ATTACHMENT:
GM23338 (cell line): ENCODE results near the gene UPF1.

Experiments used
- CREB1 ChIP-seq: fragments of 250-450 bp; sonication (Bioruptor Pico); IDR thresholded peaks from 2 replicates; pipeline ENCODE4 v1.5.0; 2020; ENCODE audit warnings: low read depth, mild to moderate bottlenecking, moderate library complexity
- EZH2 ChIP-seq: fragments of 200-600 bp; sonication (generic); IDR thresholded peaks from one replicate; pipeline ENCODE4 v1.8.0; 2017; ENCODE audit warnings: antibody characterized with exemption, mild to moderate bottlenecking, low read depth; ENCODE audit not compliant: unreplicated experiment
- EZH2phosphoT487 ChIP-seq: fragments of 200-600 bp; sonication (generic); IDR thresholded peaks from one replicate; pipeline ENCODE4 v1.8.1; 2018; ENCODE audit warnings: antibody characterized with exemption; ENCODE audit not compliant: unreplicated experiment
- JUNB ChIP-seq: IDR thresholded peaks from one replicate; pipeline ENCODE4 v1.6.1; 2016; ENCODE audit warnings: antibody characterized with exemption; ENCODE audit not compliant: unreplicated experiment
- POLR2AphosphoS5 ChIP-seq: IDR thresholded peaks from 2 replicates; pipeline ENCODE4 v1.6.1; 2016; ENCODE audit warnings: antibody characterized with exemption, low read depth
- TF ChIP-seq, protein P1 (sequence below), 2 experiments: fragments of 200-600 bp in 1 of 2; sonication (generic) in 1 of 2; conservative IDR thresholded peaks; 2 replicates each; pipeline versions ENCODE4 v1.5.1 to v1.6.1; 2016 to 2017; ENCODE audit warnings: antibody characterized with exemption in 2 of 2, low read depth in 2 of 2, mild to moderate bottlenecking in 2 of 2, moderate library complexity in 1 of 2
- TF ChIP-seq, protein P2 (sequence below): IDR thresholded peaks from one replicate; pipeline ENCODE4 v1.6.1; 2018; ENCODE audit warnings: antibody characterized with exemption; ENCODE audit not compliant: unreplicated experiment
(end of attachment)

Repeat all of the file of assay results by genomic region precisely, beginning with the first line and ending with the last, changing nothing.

GM23338 (cell line): ENCODE results near the gene UPF1.

Experiments used
- CREB1 ChIP-seq: fragments of 250-450 bp; sonication (Bioruptor Pico); IDR thresholded peaks from 2 replicates; pipeline ENCODE4 v1.5.0; 2020; ENCODE audit warnings: low read depth, mild to moderate bottlenecking, moderate library complexity
- EZH2 ChIP-seq: fragments of 200-600 bp; sonication (generic); IDR thresholded peaks from one replicate; pipeline ENCODE4 v1.8.0; 2017; ENCODE audit warnings: antibody characterized with exemption, mild to moderate bottlenecking, low read depth; ENCODE audit not compliant: unreplicated experiment
- EZH2phosphoT487 ChIP-seq: fragments of 200-600 bp; sonication (generic); IDR thresholded peaks from one replicate; pipeline ENCODE4 v1.8.1; 2018; ENCODE audit warnings: antibody characterized with exemption; ENCODE audit not compliant: unreplicated experiment
- JUNB ChIP-seq: IDR thresholded peaks from one replicate; pipeline ENCODE4 v1.6.1; 2016; ENCODE audit warnings: antibody characterized with exemption; ENCODE audit not compliant: unreplicated experiment
- POLR2AphosphoS5 ChIP-seq: IDR thresholded peaks from 2 replicates; pipeline ENCODE4 v1.6.1; 2016; ENCODE audit warnings: antibody characterized with exemption, low read depth
- TF ChIP-seq, protein P1 (sequence below), 2 experiments: fragments of 200-600 bp in 1 of 2; sonication (generic) in 1 of 2; conservative IDR thresholded peaks; 2 replicates each; pipeline versions ENCODE4 v1.5.1 to v1.6.1; 2016 to 2017; ENCODE audit warnings: antibody characterized with exemption in 2 of 2, low read depth in 2 of 2, mild to moderate bottlenecking in 2 of 2, moderate library complexity in 1 of 2
- TF ChIP-seq, protein P2 (sequence below): IDR thresholded peaks from one replicate; pipeline ENCODE4 v1.6.1; 2018; ENCODE audit warnings: antibody characterized with exemption; ENCODE audit not compliant: unreplicated experiment